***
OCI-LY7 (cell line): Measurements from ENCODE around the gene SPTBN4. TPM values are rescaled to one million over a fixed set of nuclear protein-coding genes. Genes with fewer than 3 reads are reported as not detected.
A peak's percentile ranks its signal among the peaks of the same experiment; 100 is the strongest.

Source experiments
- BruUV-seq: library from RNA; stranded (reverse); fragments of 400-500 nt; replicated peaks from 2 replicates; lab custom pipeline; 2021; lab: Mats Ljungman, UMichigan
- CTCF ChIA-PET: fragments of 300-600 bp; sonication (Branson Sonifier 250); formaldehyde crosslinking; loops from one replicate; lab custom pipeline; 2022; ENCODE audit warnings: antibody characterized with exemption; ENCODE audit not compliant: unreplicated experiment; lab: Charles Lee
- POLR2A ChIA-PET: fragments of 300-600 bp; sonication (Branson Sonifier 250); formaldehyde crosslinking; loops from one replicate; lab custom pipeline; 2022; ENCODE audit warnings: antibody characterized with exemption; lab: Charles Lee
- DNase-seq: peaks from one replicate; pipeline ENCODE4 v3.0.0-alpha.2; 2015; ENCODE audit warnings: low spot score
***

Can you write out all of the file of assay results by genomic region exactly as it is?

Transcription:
OCI-LY7 (cell line): Measurements from ENCODE around the gene SPTBN4. TPM values are rescaled to one million over a fixed set of nuclear protein-coding genes. Genes with fewer than 3 reads are reported as not detected.
A peak's percentile ranks its signal among the peaks of the same experiment; 100 is the strongest.

Source experiments
- BruUV-seq: library from RNA; stranded (reverse); fragments of 400-500 nt; replicated peaks from 2 replicates; lab custom pipeline; 2021; lab: Mats Ljungman, UMichigan
- CTCF ChIA-PET: fragments of 300-600 bp; sonication (Branson Sonifier 250); formaldehyde crosslinking; loops from one replicate; lab custom pipeline; 2022; ENCODE audit warnings: antibody characterized with exemption; ENCODE audit not compliant: unreplicated experiment; lab: Charles Lee
- POLR2A ChIA-PET: fragments of 300-600 bp; sonication (Branson Sonifier 250); formaldehyde crosslinking; loops from one replicate; lab custom pipeline; 2022; ENCODE audit warnings: antibody characterized with exemption; lab: Charles Lee
- DNase-seq: peaks from one replicate; pipeline ENCODE4 v3.0.0-alpha.2; 2015; ENCODE audit warnings: low spot score